Visibility doesn’t bring wins, but it’s a prelude to taking advantage of them. People ask me if Georgetown is somehow anti-football as it puts seemingly so little effort into it. I tell them it’s not anti-football, it just lacks the knowledge of what winning football can mean to a community. Eleven straight football seasons will wear out the best of fans, not to mention those who are saturated with the bright lights of men’s basketball nine months of the year. Tell me what Georgetown would be like with eleven straight 20-loss seasons in hoops.
What does visibility bring? It can bring hope. Any coach will tell you that without hope, you start from nothing. I saw it 20 years ago when a former USFL quarterback and Heisman Trophy winner was hired at Duke and told a group of fans there he was going to build a winning football team there--a huge leap of faith for a school that routinely turned down recruits that got in at other schools, had the poorest facilities in its conference, had posted losing seasons in eight of the last 10 seasons and did not won more than six games in a season since 1962.
Year one, he won five.
Year two, seven.
Year three: eight wins, a win over Clemson to share the ACC title, and a bowl bid.
Yes, Steve Spurrier was then hired away by Florida and in the 21 years since Spurrier left, the Blue Devils have posted 20 losing seasons; yet, the program keeps fighting not because Ted Roof or Carl Franks or Fred Goldsmith or Barry Wilson couldn’t win, but that Steve Spurrier showed them they could.
So it is with Vanderbilt. One winning season since 1982, a combined 13-67 (.162) in SEC action in the last decade, and a stadium that you could place at LSU or Alabama and still be 50,000 seats short of what they have. Oh, and the academics too. What kind of football player would want to go there? Ask James Franklin.
Franklin, a long time coordinator at Maryland who was given the "coach in waiting" title under Ralph Friedgen left for Vanderbilt when officials in College Park looked to Randy Edsall instead. As coaching jobs go, a move from Maryland to Vanderbilt was akin to an ESPN reporter packing up to join the Tennis Channel--a move towards anonymity. Can you name the last Vanderbilt head coach? Or any former Vanderbilt coach?
It’s early, and Franklin hasn’t coached a single game for the Commodores, but the visibility he has added to the Vanderbilt program in just six months should be a case study on how to jump-start a sleeping program.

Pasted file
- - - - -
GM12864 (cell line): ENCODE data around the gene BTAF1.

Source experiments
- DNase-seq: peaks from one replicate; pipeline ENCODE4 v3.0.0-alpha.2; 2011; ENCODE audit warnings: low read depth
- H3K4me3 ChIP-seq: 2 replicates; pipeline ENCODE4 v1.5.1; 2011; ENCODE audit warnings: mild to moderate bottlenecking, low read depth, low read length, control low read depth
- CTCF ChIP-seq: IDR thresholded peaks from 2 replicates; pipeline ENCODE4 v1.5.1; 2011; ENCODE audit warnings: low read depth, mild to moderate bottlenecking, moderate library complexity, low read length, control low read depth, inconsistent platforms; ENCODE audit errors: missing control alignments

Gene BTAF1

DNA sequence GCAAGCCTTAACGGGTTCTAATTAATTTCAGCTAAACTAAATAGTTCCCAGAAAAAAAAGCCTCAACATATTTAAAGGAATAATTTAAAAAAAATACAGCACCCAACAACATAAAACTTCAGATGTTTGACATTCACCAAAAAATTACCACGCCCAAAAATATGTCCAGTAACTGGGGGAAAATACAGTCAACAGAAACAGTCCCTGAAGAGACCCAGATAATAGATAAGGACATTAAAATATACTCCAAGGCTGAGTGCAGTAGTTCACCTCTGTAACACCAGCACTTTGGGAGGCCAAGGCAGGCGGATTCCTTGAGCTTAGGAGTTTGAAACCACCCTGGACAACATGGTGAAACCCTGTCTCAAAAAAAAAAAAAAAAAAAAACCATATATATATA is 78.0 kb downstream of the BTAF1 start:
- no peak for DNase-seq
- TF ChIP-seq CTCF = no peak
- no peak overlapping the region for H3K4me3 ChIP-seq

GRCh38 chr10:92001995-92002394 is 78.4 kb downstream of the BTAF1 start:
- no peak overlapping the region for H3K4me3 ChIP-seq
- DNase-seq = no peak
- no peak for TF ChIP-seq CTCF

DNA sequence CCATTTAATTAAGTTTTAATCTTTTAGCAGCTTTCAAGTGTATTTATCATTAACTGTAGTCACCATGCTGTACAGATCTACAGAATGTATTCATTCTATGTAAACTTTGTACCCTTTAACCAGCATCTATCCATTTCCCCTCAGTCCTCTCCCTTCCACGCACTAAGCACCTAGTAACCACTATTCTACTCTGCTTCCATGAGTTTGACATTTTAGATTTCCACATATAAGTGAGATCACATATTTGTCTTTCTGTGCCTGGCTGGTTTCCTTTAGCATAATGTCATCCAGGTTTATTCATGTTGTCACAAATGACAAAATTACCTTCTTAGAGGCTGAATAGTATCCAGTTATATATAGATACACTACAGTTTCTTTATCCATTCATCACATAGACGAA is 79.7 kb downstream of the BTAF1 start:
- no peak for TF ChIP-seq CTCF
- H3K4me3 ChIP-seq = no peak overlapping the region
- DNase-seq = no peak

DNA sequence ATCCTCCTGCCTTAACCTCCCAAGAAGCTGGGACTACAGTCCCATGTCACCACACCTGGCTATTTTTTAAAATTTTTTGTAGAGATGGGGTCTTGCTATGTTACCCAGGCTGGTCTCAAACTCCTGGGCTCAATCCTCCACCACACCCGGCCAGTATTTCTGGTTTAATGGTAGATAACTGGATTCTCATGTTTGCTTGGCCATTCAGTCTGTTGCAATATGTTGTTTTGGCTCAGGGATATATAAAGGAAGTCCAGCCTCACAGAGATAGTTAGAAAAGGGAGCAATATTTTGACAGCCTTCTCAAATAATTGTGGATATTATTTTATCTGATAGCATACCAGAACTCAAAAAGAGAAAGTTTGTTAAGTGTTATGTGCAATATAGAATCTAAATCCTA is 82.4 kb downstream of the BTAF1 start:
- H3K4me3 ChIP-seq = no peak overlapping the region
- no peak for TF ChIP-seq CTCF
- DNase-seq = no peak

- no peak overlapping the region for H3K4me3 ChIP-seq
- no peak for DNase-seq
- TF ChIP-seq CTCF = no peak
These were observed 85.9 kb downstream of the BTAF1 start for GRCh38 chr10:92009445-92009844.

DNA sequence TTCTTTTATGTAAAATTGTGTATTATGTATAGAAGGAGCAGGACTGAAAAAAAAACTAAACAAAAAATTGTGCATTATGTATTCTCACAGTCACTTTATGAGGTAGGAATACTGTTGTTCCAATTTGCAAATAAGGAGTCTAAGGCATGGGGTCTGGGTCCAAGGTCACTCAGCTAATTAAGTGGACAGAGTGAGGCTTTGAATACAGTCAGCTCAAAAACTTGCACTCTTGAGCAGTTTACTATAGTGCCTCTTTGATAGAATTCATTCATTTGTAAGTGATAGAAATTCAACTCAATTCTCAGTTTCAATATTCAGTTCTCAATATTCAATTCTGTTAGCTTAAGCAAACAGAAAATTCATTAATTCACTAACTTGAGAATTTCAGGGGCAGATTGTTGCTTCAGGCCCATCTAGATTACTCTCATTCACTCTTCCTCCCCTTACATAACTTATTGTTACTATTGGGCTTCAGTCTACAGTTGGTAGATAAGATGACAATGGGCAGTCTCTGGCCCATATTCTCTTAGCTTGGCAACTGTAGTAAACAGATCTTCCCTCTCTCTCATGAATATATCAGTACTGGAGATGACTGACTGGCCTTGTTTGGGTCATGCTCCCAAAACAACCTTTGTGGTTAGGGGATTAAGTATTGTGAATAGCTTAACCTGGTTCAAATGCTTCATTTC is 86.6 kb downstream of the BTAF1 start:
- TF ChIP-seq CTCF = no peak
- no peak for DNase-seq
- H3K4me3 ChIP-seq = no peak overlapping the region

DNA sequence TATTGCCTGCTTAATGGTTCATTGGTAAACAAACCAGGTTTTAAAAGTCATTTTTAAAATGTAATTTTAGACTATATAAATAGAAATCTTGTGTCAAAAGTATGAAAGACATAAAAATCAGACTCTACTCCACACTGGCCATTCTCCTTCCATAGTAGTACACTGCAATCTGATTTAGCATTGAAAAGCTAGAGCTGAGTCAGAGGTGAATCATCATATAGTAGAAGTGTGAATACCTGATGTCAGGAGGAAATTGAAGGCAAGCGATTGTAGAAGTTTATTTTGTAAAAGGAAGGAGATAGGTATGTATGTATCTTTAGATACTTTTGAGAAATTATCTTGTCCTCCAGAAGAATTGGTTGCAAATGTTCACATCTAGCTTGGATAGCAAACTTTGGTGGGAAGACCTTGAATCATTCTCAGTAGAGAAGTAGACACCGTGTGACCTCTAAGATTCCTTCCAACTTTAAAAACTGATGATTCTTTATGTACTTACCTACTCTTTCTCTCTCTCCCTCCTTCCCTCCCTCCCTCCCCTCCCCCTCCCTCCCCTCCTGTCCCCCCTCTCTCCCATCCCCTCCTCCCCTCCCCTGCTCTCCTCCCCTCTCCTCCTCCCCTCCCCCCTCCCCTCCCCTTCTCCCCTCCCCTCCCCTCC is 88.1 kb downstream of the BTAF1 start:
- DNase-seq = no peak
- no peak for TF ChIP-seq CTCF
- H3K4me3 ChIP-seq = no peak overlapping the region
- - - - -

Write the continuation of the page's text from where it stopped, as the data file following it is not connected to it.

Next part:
He’s faced the academics issue first hand. This excerpt from SI.com: "Is it too hard? That's what people use against us," Franklin said. "Don't go to Vanderbilt. It's too hard academically. Well, what are they telling you? What are they saying to you when they say don't go to Vanderbilt because it's too hard academically?" The answer is obvious; in not so many words, Franklin has just convinced a recruit that a competing coach thinks the player is too stupid to succeed at Vandy."
"If you feel that you are the best and the brightest, come prove it with me week in and week out," Franklin said. "If you're afraid of competition, then you'd better not be playing [here]."
He’s already signed the top running back in the state of Tennessee as a junior. "Football is something that's not always promised to you. In the long run, being at a school with good academics is like a win-win situation," said RB Brian Kimbrow.
And he’s getting the visibility message out to donors and recruits. Take a look at this Vanderbilt-produced video and ask what kind of message this sends about getting motivated to play football at this school:
In the end, visibility takes investment. Videos and appearances and promotional materials aren’t free, but their cost is marginal in establishing interest and demand for a product that has atrophied over the last decade. As Georgetown’s budget for football has declined against the economic realities of the sport, it seems a stretch to expect Georgetown to plow large sums of money into a sport which has not moved forward in the public arena to make the case for it. The message and potential of the program has been under wraps for too long.